I'm not sure I follow your first point, can you explain?
And your last - sadly I can't link to the complaint because it's not online, so apologies for inaccuracy, looks to me, after checking, that I should have used the word "Consulate".

Scorpio said...

It might be a Consulate, but Commonwealth countries don't have Embassies to each other, they have High Commissions. Sorry, a massive nitpick but it's a bit of a bugbear of mine.

I agree that Canada is no saint when it comes to human rights and there is an element of 'do as I say, not as I do'. But the reality of the international situation is that the only entities capable of giving these concerns visibility are either countries or the United Nations, which has its own issues.

"Let ye who is without sin cast the first stone" is definitely a laudible principle on a personal level but I think when it comes to countries, we sometimes have to grit our teeth and say (For example) 'Although I don't support the Canadian government on other issues, I think they are right when it comes to this'.

Now that I see your post as raisign awareness I don't have so many questions, but I kind of wasn't sure. I don't thinkj the Canadian government deserves the pat-on-the-back that it is probably giving itself here. But when you said 'Fuck Canada' it did sound like you were saying Canada should just shut up.

Thanks for your answer, anyway.

Scorpio said...

Sorry, I missed your question. My first point was in reference to this:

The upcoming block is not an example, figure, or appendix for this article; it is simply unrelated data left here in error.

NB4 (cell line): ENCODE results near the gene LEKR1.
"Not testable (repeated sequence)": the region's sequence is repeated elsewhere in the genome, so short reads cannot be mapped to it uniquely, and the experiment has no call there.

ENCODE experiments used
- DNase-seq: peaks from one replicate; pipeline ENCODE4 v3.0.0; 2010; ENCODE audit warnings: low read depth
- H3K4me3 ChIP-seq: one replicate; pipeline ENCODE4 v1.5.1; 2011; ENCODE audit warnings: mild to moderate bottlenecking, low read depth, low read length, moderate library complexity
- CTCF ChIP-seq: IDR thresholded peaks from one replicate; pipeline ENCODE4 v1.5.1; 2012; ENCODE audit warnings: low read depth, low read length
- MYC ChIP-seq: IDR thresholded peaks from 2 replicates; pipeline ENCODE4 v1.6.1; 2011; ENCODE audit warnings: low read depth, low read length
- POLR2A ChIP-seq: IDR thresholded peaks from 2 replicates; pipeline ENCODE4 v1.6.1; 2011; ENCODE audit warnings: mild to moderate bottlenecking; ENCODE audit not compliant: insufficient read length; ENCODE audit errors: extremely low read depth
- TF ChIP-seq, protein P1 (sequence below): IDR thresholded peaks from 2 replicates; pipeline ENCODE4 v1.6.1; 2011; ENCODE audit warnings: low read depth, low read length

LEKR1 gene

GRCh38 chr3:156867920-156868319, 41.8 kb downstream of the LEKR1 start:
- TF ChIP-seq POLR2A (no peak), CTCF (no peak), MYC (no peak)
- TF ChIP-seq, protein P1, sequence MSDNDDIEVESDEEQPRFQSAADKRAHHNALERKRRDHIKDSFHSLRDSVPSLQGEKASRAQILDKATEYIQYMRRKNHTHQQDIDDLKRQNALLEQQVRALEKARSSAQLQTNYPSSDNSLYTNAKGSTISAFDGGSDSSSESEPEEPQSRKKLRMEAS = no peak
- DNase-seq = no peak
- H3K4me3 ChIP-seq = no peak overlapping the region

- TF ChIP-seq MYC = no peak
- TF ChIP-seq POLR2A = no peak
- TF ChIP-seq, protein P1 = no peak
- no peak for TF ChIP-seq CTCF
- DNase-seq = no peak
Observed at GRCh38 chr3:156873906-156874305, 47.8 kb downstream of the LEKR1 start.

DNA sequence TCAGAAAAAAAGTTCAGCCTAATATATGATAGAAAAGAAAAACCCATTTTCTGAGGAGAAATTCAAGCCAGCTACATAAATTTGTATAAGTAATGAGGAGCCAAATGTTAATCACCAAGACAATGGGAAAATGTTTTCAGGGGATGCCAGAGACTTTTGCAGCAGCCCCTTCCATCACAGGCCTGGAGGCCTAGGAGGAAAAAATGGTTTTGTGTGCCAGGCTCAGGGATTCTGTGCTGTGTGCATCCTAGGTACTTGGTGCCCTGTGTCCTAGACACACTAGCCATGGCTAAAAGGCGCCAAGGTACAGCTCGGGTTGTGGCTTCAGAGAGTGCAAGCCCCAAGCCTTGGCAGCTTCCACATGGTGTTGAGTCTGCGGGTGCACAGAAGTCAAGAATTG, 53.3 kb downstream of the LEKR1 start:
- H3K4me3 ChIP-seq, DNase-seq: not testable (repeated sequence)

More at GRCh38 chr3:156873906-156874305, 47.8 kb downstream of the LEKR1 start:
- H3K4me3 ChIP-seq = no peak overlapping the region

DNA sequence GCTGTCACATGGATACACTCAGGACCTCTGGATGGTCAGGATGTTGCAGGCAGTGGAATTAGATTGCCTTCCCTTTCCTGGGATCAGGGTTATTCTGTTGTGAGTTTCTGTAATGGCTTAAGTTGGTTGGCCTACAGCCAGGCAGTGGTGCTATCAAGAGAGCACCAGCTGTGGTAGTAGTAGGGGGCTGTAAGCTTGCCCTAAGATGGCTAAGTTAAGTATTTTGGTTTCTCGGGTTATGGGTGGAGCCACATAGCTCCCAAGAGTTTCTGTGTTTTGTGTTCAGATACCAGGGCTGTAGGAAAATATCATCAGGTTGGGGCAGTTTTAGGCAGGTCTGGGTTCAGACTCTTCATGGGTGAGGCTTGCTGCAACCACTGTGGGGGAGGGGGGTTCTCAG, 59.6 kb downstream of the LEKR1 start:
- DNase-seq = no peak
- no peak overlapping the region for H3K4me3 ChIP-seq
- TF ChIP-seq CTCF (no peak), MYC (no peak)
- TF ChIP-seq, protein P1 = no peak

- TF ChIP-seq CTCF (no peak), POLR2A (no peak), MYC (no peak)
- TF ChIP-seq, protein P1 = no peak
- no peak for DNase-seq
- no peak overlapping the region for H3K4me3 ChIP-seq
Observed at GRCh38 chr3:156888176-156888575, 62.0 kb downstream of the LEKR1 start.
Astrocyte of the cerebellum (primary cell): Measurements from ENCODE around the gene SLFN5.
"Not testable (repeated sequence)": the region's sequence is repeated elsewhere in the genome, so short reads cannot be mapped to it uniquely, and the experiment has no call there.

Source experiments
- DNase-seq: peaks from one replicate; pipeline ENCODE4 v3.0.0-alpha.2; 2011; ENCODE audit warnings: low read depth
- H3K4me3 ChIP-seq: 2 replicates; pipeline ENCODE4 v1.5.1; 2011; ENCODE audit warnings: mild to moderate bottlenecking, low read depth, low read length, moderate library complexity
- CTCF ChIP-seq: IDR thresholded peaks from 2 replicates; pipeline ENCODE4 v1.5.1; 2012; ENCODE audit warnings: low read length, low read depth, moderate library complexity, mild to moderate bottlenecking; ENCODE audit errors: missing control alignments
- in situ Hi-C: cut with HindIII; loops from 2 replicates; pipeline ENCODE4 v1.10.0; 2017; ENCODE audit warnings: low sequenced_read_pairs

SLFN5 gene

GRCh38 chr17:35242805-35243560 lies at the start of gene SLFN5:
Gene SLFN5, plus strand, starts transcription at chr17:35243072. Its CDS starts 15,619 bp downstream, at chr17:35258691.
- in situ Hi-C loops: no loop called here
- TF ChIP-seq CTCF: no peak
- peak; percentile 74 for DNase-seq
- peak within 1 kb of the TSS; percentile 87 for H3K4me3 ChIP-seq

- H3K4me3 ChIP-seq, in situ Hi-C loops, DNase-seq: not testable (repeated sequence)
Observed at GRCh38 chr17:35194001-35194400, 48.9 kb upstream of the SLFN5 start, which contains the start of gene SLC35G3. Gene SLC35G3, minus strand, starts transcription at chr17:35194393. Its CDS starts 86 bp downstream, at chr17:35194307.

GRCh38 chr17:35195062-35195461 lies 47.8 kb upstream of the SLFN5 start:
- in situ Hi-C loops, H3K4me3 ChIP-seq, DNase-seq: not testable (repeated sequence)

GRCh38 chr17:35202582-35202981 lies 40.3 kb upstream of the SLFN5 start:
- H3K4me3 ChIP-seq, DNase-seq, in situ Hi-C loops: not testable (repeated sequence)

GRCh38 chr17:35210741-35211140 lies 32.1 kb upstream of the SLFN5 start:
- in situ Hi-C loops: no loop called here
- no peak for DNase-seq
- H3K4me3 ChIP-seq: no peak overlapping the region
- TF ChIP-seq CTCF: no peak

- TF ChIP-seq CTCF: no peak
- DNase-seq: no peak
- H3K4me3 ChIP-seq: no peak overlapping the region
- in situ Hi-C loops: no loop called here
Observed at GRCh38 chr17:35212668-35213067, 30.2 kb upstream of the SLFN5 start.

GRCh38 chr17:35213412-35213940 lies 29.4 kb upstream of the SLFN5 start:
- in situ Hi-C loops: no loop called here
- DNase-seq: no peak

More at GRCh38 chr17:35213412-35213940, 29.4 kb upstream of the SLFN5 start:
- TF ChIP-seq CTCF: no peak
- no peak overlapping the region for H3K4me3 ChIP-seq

"News articles which position us white folk as arbiters of justice, fairness and human rights - ignoring colonisation - just perpetuate that white arrogance and invisibilise that white privilege."

Your article is written by a white person, and it doesn't mention NZ's human rights record, so it seems to fit the criteria for perpetuating white arrogance and invisibilising white privilege.

LudditeJourno said...

Thanks for your answers Scorpio. And did think about writing about NZ's own colonisation crimes, but decided I wanted to focus on the specifics of Canada in this blog. Medium and all that. But undoubtedly I hold white privilege in all kinds of ways.

Scorpio said...

Ah I meant your article for the newspaper not your post here.

LudditeJourno said...

Uh ok. In the context of reporting I did as a journo Scorpio, I think that's a little unfair. The article about Tamil people was trying to tell a story that wasn't being told at that point in NZ, from the perspective of how frightening it was for Tamil people in NZ to protest. And articles I wrote more broadly, without wanting to be up my own arse, won me the prize for best Bicultural Reporter in my student year. So I'm going to take that with a grain of salt.

Scorpio said...

Well, in my defense, I was only applying the criteria you used... and while you should be proud of winning the award, that doesn't mean everything you write will be devoid of privilege. I mean, I try to draw the distinction between telling a person "You are X" and "What you did/wrote/said is X".

Anonymous said...

I am late to the game on this one, but wanted to hell yes to everything you wrote about Canada and its treatment of Aboriginal peoples. For clarity, Aboriginals in Canada are made up of three distinct groups, each who have historically and currently been subjected to horrific abuses - First Nations, Inuit, and Metis.

You could also add the incarceration rate of Aboriginals in Canada is one of the worst records of Indigenous incarceration in the developed world.

For being one of the world's richest nations with a reputation of social safety net and inclusiveness the treatment of Aboriginals is abhorrent. Reserves that have been under boil water advisories for years, etc.

Many, many wonderful things about Canada, this is definitely not one of them. However, the current legislation is under the most conservative government the country has ever seen. The last Liberal Prime Minister attempted to take it on with gusto and got absolutely nowhere.